|Aluminium industry and standards||Standards for aluminium building products||European standards for aluminium||FAQ||International registration|
Today, a majority of goods and services around us have been standardised. This goes unnoticed in most cases.
They are mostly quiet, unseen forces that ensure that things work properly, interactively and responsibly. How standards come about is mystery to most people, should they even ponder the question. Standards are documented, voluntary agreements and provide for:
• Compatibility between different parts of a product or different products;
• A minimum level of quality, defined in terms of fitness for purpose or safety;
• Variety reduction, based upon best practice;
• Technological information, regarding materials, processes and functions.
Standards contain a solution that is intended and expected to be used repeatedly. Therefore, there is something “static” in standardisation, as the solution is “frozen” during a certain time of period until developments make it necessary to develop another solution and the old one makes way for the news one.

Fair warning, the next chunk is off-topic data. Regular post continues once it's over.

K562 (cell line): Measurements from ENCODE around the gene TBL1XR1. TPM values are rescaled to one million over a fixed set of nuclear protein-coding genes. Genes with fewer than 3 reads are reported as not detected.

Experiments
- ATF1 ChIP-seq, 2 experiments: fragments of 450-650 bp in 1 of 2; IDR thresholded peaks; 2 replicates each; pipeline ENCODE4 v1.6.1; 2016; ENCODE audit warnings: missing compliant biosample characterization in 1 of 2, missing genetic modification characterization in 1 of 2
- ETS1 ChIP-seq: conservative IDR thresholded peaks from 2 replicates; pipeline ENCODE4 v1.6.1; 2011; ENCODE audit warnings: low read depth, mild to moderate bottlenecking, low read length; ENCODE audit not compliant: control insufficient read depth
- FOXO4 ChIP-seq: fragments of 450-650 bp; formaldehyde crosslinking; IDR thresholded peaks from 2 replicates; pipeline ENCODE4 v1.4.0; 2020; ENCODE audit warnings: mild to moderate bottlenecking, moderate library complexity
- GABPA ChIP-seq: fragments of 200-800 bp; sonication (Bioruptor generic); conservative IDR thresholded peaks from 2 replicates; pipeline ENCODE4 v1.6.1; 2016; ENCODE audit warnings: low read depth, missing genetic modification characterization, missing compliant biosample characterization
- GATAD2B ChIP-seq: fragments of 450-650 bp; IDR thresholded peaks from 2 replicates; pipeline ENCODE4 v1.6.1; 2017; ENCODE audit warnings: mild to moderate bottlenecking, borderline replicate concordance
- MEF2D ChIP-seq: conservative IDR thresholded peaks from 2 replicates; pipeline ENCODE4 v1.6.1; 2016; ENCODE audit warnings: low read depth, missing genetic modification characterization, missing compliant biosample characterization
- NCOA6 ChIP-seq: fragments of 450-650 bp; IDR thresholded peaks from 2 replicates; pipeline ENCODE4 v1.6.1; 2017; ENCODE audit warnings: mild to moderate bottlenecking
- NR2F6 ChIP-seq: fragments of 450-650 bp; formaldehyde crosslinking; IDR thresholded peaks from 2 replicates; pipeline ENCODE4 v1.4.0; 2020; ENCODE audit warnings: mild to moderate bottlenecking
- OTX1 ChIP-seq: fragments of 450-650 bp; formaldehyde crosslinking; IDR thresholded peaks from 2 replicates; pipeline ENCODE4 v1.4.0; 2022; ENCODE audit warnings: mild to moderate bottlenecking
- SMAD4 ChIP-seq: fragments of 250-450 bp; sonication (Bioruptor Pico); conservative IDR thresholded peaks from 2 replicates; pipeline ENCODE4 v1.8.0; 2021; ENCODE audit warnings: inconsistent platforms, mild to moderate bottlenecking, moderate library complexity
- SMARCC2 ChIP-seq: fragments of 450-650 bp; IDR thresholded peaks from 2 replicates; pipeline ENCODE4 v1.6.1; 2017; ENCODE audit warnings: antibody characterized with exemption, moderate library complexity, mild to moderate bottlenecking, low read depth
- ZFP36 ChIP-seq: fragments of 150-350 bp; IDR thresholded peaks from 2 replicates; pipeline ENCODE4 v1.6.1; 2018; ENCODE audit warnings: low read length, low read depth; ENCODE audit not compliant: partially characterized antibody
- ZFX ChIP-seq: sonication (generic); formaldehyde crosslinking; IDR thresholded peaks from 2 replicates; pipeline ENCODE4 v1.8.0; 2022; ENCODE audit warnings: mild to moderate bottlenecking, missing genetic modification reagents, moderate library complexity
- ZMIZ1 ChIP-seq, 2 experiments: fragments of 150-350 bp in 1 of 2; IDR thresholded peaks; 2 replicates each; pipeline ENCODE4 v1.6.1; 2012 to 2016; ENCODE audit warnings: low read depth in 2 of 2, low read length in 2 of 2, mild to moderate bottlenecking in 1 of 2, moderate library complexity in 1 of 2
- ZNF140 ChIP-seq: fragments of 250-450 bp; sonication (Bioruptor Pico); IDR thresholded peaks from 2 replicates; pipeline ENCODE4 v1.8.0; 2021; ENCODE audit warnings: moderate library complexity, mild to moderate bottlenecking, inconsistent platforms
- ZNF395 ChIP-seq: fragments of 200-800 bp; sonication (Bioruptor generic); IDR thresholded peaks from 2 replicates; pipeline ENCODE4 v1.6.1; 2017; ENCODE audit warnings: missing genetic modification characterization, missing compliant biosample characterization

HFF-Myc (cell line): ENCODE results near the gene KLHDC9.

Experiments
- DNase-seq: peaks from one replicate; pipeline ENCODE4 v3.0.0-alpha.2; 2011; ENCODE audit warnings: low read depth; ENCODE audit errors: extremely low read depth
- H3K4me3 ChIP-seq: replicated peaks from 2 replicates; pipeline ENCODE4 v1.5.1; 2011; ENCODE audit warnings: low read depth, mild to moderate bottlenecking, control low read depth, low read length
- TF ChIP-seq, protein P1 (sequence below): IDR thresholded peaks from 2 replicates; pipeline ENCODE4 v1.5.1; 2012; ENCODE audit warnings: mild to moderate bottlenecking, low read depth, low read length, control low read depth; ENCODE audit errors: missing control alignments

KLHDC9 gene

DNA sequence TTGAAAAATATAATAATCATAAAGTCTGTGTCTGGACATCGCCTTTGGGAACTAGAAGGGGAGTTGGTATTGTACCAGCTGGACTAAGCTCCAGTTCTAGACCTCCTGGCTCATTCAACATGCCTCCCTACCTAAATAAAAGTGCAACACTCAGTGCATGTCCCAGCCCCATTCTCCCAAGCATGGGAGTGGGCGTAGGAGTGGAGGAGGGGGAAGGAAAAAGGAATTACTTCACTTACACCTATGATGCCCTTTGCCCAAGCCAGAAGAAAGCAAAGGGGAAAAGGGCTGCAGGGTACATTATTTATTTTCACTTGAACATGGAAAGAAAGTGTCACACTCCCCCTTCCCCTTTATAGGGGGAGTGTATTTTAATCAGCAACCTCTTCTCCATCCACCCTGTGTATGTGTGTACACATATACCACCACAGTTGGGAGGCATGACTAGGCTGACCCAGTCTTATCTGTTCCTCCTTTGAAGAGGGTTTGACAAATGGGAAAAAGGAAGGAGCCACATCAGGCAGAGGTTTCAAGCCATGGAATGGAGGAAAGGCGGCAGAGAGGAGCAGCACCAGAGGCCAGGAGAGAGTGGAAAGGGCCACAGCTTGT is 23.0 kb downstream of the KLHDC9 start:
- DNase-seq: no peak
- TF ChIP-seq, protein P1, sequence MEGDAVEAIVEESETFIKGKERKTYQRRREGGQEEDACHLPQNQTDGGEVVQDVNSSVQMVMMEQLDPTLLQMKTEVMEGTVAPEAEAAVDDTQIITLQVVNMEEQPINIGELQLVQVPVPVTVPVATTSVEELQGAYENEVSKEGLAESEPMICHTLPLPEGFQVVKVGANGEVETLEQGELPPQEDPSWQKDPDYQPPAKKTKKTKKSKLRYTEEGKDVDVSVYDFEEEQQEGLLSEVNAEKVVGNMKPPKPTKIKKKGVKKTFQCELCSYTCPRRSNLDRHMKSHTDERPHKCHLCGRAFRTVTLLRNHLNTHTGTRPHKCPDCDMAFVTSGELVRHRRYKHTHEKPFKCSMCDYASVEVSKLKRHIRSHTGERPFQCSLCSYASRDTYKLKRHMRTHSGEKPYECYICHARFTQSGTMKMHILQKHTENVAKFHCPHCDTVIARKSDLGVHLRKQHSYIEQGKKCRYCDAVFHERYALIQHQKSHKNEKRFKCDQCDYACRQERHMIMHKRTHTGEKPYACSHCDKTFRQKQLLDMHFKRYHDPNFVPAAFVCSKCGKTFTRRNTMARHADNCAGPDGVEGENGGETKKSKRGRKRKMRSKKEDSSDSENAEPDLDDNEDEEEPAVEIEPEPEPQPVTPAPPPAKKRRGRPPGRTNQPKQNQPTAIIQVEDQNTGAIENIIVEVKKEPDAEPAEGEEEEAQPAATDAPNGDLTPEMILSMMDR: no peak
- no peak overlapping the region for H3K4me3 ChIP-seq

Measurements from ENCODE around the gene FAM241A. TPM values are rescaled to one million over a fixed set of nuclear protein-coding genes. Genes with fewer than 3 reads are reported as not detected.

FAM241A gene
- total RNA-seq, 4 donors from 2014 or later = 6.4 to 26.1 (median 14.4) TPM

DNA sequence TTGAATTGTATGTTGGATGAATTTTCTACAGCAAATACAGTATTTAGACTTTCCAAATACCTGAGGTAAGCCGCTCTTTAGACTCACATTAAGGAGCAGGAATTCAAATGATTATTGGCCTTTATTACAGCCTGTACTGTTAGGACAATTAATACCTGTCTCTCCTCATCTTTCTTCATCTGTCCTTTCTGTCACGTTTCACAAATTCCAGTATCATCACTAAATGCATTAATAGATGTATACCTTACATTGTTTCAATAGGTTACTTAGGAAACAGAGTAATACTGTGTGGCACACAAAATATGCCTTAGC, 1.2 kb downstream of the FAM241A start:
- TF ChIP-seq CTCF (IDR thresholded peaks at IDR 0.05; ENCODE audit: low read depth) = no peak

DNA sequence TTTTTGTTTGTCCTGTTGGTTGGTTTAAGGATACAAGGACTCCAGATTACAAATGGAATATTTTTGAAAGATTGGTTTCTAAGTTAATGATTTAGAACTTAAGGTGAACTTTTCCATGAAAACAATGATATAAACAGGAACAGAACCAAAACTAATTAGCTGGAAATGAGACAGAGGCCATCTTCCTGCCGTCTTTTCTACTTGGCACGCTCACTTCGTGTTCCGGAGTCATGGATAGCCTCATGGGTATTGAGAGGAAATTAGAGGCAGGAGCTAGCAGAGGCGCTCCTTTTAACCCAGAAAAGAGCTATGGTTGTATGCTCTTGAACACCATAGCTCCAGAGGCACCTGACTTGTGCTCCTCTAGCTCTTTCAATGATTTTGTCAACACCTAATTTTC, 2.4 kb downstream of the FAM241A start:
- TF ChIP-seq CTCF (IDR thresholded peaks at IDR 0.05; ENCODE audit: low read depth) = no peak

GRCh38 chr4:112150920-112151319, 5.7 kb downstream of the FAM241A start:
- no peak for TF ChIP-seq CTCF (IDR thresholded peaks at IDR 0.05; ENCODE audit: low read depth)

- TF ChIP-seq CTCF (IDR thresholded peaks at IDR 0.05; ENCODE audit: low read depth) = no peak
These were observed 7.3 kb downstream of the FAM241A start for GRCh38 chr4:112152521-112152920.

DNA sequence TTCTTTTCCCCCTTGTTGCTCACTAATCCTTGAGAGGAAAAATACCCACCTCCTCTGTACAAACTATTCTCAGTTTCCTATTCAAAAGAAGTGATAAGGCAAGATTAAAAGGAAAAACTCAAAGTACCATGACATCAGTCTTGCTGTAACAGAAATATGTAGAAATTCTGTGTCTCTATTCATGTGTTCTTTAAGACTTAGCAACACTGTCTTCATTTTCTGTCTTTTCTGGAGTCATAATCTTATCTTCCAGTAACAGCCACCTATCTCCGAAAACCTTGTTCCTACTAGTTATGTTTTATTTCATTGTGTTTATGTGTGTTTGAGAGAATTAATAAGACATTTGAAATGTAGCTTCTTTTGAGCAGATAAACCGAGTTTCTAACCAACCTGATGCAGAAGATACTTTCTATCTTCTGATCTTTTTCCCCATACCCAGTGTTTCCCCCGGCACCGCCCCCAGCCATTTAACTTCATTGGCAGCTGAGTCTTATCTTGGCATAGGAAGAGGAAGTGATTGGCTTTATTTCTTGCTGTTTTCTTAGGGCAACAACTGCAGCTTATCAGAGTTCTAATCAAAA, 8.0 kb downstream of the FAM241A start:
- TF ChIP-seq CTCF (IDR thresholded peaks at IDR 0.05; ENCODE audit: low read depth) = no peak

Standards are developed under one of the standardisation organisations and made publicly available through national standardisation bodies.
Worldwide harmonisation is the aim of the ISO, International Standardisation Organisation, whereas European consensus is aimed at in CEN, Comité Européen de Normalisation (European Committee for Standardisation).
Standards are beneficial to the three major stakeholder groups: industry, citizens and government. Thus, it is also crucial, that these groups are well represented in the standardisation process.
Standards find its place through the product’s life cycle from the introduction phase till the end. It is up to industry to decide, if company internal codes of practice or European Standards are the appropriate tool, but any such paper is standardising a process or product. Standards also can be used supportively for commercial strategies.